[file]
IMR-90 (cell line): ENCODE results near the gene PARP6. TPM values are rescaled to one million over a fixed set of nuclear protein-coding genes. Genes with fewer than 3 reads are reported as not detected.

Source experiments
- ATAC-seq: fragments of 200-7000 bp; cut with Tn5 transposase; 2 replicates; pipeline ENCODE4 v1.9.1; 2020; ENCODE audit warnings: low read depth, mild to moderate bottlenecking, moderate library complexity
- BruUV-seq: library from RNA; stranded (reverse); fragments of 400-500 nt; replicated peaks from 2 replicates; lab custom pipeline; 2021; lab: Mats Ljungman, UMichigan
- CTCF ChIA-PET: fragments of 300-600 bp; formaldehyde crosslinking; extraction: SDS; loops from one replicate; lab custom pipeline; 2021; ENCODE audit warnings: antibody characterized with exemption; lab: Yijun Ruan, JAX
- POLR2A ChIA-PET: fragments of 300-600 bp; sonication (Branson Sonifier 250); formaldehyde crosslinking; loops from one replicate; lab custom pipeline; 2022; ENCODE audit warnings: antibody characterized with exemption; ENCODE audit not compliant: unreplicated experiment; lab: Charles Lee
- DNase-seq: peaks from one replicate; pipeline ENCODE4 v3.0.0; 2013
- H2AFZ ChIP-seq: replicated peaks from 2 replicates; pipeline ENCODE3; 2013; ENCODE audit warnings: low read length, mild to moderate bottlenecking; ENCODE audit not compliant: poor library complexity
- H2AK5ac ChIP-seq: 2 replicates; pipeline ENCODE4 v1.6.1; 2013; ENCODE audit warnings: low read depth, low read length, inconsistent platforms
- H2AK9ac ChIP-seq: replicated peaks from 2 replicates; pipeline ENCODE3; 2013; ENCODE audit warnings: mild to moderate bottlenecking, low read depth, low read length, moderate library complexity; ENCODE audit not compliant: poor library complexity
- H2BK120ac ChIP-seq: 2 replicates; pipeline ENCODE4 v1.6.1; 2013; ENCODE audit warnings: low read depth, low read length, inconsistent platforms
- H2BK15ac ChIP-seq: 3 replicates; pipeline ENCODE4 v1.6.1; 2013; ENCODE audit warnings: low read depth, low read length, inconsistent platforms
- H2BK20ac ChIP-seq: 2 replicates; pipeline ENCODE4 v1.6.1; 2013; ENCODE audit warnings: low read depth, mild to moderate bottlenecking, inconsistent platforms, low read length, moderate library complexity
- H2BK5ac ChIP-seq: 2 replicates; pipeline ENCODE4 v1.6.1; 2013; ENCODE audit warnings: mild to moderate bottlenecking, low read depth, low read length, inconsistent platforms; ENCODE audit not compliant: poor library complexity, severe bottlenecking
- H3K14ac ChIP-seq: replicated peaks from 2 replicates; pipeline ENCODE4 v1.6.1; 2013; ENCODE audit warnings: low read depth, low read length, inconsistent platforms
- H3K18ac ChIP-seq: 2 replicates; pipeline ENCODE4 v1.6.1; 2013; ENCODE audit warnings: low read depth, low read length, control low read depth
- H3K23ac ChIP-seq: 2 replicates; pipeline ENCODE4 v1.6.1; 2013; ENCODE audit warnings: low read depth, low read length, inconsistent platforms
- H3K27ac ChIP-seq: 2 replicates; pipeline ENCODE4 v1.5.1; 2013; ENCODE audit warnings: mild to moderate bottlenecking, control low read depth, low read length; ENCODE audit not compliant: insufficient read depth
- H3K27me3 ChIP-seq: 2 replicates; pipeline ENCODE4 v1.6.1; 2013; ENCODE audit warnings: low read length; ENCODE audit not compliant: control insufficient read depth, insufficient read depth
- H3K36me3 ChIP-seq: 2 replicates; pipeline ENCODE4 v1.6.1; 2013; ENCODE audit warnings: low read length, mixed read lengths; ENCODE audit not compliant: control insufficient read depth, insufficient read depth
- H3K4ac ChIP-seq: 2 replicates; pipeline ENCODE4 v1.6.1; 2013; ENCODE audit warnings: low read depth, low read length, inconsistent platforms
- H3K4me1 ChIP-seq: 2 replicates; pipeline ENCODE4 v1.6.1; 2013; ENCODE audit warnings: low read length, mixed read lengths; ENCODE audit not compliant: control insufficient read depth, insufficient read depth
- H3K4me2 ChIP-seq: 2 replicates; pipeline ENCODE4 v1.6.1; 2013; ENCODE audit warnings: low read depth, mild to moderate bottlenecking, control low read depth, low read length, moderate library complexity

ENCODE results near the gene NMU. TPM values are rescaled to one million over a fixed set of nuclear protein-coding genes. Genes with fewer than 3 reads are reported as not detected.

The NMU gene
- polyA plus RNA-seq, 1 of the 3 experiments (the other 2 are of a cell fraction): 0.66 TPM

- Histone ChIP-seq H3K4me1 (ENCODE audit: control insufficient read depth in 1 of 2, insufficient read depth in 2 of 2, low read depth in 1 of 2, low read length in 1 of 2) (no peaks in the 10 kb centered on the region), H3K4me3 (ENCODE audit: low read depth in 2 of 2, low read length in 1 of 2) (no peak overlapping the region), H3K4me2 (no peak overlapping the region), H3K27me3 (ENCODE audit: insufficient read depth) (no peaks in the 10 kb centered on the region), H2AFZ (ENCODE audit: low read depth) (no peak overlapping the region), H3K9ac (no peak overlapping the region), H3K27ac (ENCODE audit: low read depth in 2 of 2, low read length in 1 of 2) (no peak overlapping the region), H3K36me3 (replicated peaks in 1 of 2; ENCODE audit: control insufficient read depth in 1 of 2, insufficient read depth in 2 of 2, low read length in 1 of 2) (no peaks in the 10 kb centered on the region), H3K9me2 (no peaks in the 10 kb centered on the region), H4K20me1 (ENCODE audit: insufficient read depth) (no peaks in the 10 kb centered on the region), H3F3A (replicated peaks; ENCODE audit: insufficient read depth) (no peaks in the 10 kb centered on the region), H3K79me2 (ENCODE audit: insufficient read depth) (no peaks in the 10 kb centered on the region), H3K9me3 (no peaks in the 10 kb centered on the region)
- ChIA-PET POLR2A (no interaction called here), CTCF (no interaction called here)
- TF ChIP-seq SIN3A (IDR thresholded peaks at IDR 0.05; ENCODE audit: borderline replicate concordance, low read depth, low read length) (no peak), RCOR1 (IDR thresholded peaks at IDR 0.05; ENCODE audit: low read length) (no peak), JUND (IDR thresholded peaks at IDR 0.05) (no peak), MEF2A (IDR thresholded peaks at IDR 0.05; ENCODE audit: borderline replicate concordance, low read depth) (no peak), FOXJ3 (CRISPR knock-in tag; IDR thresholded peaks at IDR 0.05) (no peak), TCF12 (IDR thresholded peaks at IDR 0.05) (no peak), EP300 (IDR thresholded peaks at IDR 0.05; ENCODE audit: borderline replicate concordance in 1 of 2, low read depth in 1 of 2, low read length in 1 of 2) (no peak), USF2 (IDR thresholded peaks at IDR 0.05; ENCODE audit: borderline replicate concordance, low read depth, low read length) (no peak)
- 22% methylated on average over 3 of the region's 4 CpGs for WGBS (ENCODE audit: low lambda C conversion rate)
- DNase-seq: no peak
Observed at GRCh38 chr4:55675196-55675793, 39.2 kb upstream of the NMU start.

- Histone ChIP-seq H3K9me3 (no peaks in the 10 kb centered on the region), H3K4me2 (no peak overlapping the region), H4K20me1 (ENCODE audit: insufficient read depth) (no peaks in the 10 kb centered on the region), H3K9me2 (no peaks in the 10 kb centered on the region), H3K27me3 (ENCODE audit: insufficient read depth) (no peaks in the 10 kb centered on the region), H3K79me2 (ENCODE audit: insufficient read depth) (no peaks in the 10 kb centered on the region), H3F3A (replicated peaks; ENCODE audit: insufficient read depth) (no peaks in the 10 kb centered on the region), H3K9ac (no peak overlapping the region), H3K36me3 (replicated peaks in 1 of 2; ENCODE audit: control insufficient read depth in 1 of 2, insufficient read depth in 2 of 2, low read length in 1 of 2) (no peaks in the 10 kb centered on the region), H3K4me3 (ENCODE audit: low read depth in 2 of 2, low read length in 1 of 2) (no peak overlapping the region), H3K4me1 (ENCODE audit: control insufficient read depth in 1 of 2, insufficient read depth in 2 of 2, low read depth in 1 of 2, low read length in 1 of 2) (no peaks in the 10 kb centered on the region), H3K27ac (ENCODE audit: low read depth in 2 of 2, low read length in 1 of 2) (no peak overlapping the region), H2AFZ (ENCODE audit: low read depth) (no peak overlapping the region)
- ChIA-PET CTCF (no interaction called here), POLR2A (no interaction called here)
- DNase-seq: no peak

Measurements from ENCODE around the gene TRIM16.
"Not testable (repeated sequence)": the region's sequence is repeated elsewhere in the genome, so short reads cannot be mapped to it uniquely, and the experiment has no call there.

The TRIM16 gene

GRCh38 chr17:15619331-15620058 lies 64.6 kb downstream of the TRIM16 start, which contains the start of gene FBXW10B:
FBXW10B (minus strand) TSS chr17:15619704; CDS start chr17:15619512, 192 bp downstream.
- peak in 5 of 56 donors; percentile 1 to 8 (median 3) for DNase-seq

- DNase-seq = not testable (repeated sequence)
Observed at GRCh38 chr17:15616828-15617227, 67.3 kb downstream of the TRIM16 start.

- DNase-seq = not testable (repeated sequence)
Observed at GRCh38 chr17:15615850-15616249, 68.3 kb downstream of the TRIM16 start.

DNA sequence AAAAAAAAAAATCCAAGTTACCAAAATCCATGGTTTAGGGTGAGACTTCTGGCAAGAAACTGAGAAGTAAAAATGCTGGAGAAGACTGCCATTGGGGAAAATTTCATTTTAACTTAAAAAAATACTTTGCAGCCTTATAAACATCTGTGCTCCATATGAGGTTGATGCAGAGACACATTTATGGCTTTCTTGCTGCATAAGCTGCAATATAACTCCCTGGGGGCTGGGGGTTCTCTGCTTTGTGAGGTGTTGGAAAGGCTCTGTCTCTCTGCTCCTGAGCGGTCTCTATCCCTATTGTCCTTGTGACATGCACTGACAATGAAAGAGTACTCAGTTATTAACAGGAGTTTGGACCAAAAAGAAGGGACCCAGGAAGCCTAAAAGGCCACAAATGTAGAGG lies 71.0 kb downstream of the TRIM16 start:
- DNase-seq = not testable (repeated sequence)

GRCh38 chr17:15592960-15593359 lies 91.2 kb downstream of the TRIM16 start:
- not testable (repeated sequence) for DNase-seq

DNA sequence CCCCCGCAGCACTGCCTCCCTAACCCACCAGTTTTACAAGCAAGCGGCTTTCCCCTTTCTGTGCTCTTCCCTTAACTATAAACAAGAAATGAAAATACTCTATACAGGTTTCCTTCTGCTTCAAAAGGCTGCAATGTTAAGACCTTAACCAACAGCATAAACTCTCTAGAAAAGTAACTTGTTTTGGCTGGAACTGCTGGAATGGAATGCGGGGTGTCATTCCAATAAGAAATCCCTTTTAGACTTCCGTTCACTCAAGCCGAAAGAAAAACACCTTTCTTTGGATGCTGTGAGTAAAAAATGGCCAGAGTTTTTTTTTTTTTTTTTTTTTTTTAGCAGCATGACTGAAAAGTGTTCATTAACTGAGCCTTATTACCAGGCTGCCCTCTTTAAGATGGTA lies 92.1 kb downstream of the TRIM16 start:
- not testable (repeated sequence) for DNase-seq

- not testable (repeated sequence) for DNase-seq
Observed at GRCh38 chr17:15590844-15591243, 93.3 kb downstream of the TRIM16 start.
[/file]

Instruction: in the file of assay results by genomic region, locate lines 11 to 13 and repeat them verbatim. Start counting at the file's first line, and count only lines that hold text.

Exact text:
- H2BK120ac ChIP-seq: 2 replicates; pipeline ENCODE4 v1.6.1; 2013; ENCODE audit warnings: low read depth, low read length, inconsistent platforms
- H2BK15ac ChIP-seq: 3 replicates; pipeline ENCODE4 v1.6.1; 2013; ENCODE audit warnings: low read depth, low read length, inconsistent platforms
- H2BK20ac ChIP-seq: 2 replicates; pipeline ENCODE4 v1.6.1; 2013; ENCODE audit warnings: low read depth, mild to moderate bottlenecking, inconsistent platforms, low read length, moderate library complexity